The Gray Market: Why Christie’s ‘Salvator Mundi’ Sale Is Riskier Than It Seems (and Other Insights)
This week, our columnist examines the risk inherent in Christie's da Vinci sale and an unnerving potential new trend in museum architecture.
Every Monday morning, artnet News brings you The Gray Market. The column decodes important stories from the previous week—and offers unparalleled insight into the inner workings of the art industry in the process.
Since it’s felt like a pack of tiny demons has been tending a bonfire in my throat this weekend, here are two takes on suffering and salvation in the industry…
THE POWER OF CHRIST COMPELS YOU
On Tuesday morning, Christie’s revealed the two marquee lots in its November 15 postwar and contemporary evening sale: Andy Warhol’s Sixty Last Suppers, a monumental silkscreen homage to the Leonardo masterwork carrying an estimate of $50 million, and da Vinci’s Salvator Mundi, billed by Christie’s as the only painting by the Renaissance virtuoso still in private hands—and staked to an estimate of $100 million as a result. (Note: Both works have already been guaranteed by third parties.)
I could write at least three posts on the dynamics at play for the offering of Salvator Mundi. But since A) others have already called attention to the painting’s twisty attribution saga (first credited as a Leonardo in 2007!) and complicated legal history (Rybolovlev/Bouvier alert!); B) I already wrote about its past pricing curiosities a few years ago; and C) right now all I want to do is crawl into bed and pass out, let’s focus on one key component alone: namely, Christie’s marketing campaign.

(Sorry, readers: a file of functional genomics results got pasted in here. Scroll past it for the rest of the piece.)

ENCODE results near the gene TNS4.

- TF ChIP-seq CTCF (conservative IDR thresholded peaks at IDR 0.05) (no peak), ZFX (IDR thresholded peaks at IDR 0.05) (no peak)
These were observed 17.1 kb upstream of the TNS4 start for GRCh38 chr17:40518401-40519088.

Nate Freeman at ARTnews wrote that “the pomp and circumstance surrounding the announcement of both works was a display of chutzpah rarely seen from Christie’s—the auction house said it had not staged such an unveiling before.” Per my colleague Eileen Kinsella, “The consignments were announced at the auction house’s Rockefeller Center headquarters…with remarks by a host of executives including postwar and contemporary art department co-heads Loïc Gouzer and Alex Rotter, along with Old Master senior specialist Alan Wintermute and Old Master department head Francois de Poortere.”If all that sounds too stuffy and old school for you, Christie’s attempted to sex up the Jesus by installing Salvator Mundi behind a set of gleaming metallic doors, slid away by guards for a dramatic debut at the press conference. The house’s website now hosts a plethora of content on the artwork it is meme-ing as “The Last da Vinci.” And among those digital offerings is a 33-second promo video that, contrary to the relative youth now leading its postwar and contemporary department, I can only describe as an old person’s idea of a young person’s aesthetic.